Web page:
Redeemer is a church in Chorlton, Manchester. We are a gospel formed family on mission. So what does “family” mean?
Talking about family can come with a lot of baggage. A family is supposed to be a place of openness, of love, of nurture, but many of us have not experienced family this way. No family is perfect, but many families are broken. That means it’s especially important to define what God’s family looks like.
We choose to use the word “family” instead of some other words like organisation or club because the Bible teaches that the closest analogy of the Christian community is one of a family.(1) We are brothers and sisters. Even more surprising: we are brothers and sisters to Christ Himself.(2)
Being a family is different than a club. A club is a voluntary group of people organised around a hobby. God’s family is made up of people changed by Jesus, with deep commitments toward each other. Being a family is also different from something like an internet service provider, where we seek to just be consumers and not want to give ourselves at all. Clubs and service providers are fine in themselves, but they are never enough to be real family.
A family is a group of people who are bound together not because they like each other, but because their identity originates from the same place. They share DNA. They also grow up together, and as they grow are nurtured into maturity. They do this together, a family is larger than the sum of its parts. A family is supposed to be what gives us the feeling of home: contentment, satisfaction, love, peace.
So the church is a family: our identity originates from the same place, God Himself. We may not all be best friends, we may not even like every single person, but we are linked together in a way that is not only good for us, but good for others.
So what does this actually mean, to be a family together? Spiritually speaking, it means our closest relationships here on earth are with our fellow believers. It may not always feel close and everyone who follows Jesus will not be best friends, but, spiritually speaking, these are the people of whom we have the closest ties. That’s because the Holy Spirit binds us together through what Jesus has done. [Link to Jesus’ life, death, resurrection]. The spiritual family transcends all other relational connections in this world, even physical family itself.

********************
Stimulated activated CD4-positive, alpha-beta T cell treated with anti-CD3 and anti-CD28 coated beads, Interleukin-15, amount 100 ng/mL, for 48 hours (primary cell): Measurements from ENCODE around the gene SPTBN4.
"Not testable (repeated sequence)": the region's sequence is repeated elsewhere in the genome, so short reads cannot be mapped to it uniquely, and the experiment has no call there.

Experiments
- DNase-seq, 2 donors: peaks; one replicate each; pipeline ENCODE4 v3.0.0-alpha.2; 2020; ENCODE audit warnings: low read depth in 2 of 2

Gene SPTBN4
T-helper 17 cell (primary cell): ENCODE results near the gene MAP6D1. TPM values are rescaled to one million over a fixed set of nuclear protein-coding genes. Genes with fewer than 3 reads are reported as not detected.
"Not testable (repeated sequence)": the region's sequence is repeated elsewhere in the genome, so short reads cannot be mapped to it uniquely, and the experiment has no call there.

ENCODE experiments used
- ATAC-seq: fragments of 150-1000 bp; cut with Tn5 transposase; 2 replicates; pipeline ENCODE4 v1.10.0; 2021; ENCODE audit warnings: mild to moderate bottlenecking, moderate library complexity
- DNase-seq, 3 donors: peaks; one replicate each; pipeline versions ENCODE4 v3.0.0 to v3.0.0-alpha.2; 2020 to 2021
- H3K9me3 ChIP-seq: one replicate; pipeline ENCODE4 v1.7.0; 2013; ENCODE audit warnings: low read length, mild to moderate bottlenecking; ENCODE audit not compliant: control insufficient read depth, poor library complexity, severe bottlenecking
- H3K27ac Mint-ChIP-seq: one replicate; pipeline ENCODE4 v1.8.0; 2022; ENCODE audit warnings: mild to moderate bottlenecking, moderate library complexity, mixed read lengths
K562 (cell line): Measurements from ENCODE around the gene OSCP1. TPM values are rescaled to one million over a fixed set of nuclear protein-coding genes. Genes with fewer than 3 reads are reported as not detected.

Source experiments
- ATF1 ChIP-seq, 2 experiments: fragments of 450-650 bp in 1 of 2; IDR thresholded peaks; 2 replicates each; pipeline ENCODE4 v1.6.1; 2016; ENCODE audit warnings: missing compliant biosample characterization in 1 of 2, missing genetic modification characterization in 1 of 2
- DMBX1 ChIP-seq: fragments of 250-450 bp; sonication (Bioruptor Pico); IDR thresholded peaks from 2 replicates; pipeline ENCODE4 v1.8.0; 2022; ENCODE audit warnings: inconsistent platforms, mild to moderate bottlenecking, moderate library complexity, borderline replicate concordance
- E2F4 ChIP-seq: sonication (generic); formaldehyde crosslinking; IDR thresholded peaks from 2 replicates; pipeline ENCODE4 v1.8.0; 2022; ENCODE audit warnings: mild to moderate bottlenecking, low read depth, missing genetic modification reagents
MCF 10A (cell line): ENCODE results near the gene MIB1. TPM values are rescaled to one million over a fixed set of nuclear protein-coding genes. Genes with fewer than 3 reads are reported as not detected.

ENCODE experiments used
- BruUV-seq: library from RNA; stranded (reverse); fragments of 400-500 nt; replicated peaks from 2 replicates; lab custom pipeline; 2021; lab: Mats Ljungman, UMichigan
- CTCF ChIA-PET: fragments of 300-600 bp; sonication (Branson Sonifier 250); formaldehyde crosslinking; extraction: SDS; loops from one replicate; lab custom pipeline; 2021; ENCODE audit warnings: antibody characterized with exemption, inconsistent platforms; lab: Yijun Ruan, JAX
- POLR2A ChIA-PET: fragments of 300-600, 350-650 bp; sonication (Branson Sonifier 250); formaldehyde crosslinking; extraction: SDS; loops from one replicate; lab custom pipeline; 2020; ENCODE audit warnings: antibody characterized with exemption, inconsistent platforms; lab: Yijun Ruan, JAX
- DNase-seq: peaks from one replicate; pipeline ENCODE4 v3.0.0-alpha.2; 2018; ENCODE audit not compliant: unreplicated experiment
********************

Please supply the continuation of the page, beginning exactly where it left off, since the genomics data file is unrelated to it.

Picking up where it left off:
Practically speaking that means we are not to live in anger or bitterness towards each other, we are not to be judgmental, we are to speak up when we think we’ve been wronged and ask forgiveness when we do wrong to others. We are to be patient with each other, ready to help at a moment’s notice, able to lovingly challenge when we’re in the wrong. We are to encourage one other by speaking the Word to each other, bear each other’s burdens, laugh together, weep together, eat together. We lean on each other when talking to others about Jesus, and are always looking for opportunities to bring others in this family.
This doesn’t always look grand on the outside (even though it is grand). It looks like watching each other’s children, giving a lift to someone without a car, picking up groceries for each other, eating meals together (ok, eating many meals together), going to the pub to talk about life, being generous with our money when someone is in need, being generous with our time when someone just needs a listening ear. You don’t have to worry about asking others for help (no matter how mundane) when they’re family, and you can be honest with people in your family because you know you don’t have to worry about rejection.
Not many people get to experience earthly families in this way, but this is how God’s family is called to and described. Maybe it does look grand after all.